Detox Centers in NJ Look for Co-Occuring Mental Disorders in Their Clients

When a patient arrives at one of the detox centers in NJ, an intense medical evaluation is done to figure out the root cause of the addiction, which often stems from a co-occurring mental disorder. This is called a dual diagnosis and usually means that the patient is suffering from a mental disorder such as anxiety, depression, or bipolar disorder. These kinds of diagnosis play a huge role in the treatment of addiction.

Dual Diagnosis Explained

Solely suffering from addiction is rare. More often than not, a patient will have anxiety and addiction, or depression and addiction, etc., and need to be treated for both in order to efficiently live a sober lifestyle. This is called a dual diagnosis.

Addiction and mood disorders are very intertwined for a number of reasons. First of all, a person can abuse medication they are given for their anxiety or depression and that can lead to addiction. Alternatively, many people self-medicate with alcohol or drugs to ease the symptoms of their mental disorder, which only makes things worse and also leads to addiction.

People who suffer from anxiety, depression and bipolar disorder can feel an extreme physical discomfort and an inability to function as a normal part of society. Therefore, turning to drugs and alcohol can seem like a reasonable solution, just to get through the day. It doesn’t help that society still tends to hold a stigma around mental disorders, so the person might feel ashamed and like they need to hide it. Some don’t even seek out treatment for it and make the decision to take their treatment into their own hands.

The High Price of Self-Medication

Self-medication is a problem detox centers in NJ see all the time. It may start with a few Detox Centers in NJ Self MEdicationcocktails as a social lubricant to get through the evening, but before you know it the person is drinking first thing in the morning. They feel the need to do so just to give them the energy to rise out of bed, ease the symptoms of last night’s hangover, and be a productive member of society.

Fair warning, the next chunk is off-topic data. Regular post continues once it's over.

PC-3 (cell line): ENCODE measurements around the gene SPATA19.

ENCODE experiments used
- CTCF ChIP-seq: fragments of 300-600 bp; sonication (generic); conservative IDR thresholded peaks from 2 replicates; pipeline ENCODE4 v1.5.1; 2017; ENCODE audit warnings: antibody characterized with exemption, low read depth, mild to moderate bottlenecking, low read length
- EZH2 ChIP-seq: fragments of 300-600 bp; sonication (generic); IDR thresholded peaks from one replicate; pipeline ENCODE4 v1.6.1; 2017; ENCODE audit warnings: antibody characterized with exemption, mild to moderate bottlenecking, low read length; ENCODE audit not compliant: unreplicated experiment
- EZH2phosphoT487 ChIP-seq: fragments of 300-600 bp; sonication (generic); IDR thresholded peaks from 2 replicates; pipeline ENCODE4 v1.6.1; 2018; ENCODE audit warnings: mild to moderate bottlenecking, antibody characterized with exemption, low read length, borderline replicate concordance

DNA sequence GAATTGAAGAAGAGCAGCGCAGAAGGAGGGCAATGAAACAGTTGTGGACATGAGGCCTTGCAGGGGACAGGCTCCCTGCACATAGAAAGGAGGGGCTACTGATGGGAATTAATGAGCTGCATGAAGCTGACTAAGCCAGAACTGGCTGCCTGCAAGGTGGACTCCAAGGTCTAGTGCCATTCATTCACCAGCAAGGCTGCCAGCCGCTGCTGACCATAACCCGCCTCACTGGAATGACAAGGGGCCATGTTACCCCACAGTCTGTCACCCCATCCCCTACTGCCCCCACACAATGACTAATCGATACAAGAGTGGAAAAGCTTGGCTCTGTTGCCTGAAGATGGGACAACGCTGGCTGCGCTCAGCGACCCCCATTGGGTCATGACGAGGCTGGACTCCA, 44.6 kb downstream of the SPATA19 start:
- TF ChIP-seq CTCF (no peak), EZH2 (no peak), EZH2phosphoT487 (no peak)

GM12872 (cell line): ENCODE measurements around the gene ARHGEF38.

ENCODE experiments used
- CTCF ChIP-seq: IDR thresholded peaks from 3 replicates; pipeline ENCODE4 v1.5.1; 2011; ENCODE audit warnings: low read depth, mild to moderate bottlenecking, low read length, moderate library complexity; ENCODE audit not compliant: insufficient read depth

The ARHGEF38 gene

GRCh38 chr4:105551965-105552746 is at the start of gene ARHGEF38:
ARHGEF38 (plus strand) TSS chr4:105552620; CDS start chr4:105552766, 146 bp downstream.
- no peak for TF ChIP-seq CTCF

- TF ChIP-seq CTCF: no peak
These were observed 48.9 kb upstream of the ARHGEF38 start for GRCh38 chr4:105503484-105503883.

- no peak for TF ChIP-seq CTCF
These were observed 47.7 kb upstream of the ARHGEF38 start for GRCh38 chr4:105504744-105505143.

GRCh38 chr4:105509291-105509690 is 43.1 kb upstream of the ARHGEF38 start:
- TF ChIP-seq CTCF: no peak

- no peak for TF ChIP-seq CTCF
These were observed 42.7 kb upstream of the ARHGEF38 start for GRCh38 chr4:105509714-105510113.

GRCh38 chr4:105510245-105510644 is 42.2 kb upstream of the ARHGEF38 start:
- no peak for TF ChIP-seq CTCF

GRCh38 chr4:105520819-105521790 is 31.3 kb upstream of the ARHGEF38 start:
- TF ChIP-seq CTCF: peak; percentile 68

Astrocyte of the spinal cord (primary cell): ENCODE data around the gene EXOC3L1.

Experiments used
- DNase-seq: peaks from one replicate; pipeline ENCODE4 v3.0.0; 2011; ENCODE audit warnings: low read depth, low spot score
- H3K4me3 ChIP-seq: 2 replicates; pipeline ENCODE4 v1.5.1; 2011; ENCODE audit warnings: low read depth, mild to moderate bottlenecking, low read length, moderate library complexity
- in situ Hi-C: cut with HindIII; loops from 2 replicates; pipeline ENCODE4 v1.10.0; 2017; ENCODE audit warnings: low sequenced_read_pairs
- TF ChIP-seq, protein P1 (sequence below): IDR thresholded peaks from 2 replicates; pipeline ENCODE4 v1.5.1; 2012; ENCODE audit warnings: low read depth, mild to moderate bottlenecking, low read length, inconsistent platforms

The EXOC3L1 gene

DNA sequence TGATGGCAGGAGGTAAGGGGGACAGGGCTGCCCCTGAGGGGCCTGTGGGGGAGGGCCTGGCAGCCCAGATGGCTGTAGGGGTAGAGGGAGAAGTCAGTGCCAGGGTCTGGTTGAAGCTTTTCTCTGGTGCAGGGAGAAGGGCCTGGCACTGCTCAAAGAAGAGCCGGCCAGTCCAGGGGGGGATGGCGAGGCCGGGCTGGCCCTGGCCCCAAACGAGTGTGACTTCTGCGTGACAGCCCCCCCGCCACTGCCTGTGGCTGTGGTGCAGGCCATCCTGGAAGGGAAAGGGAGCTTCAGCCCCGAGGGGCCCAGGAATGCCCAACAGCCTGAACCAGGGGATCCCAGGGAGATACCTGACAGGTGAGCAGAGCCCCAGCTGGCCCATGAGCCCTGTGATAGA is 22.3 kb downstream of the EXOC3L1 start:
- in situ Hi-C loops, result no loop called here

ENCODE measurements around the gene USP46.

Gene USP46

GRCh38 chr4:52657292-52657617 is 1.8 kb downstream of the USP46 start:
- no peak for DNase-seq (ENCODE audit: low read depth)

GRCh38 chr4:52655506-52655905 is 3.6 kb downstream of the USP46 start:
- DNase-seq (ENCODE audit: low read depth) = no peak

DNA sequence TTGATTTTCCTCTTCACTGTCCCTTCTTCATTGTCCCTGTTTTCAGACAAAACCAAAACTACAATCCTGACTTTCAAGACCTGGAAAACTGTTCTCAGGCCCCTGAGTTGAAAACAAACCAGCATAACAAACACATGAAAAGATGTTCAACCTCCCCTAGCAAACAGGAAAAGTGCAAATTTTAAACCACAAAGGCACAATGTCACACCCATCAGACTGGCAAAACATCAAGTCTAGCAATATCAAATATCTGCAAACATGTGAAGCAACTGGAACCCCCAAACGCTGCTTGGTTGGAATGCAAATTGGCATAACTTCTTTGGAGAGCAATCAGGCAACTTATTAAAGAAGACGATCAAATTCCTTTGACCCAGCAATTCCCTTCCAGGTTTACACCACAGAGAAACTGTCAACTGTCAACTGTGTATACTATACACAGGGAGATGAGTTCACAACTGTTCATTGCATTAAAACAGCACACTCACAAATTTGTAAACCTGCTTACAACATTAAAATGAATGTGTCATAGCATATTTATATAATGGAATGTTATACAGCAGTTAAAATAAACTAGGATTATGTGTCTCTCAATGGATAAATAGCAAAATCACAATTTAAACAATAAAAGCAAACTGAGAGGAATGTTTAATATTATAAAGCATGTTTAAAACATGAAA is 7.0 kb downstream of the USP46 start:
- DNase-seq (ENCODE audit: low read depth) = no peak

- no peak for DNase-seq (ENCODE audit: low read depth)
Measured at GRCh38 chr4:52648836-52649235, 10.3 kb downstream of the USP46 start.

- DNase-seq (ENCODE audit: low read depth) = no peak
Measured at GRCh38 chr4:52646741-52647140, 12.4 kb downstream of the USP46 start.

In truth, drugs and alcohol alter the chemistry of the brain, and this can have extremely detrimental effects for anyone with a mental illness. Their symptoms can become much more exaggerated and extreme, leading to more use of their drug of choice. A vicious cycle that is nearly impossible to break without professional treatment begins, and now the person has much more to deal with than just their mood disorders.

Some people may think that doctors cannot really help their mental illness and that they need to take things into their own hands. Well, there are a lot of options out there, and there continue to be more every day. Treating anxiety, depression, and similar disorders take some time and commitment but it is a whole lot better than the mess a person will find themselves in if they take it upon themselves.

To truly prevent relapse and make sure an addict has the tools they need to stay sober and not be tempted to use, treating their mental illness is non-negotiable. By addressing both with dual diagnosis, it sets up the patient for long-term success, and not just a temporary solution.

Reviewed for Medical & Clinical Accuracy by Dr. Jeffrey Berman, MD

Dr. Jeffrey Berman, MDDr. Jeffrey Berman is a psychiatrist in Teaneck, New Jersey and is affiliated with Robert Wood Johnson University Hospital. He received his medical degree from State University of New York Upstate Medical University and has been in practice for more than 20 years. He also speaks multiple languages, including French and Hebrew.

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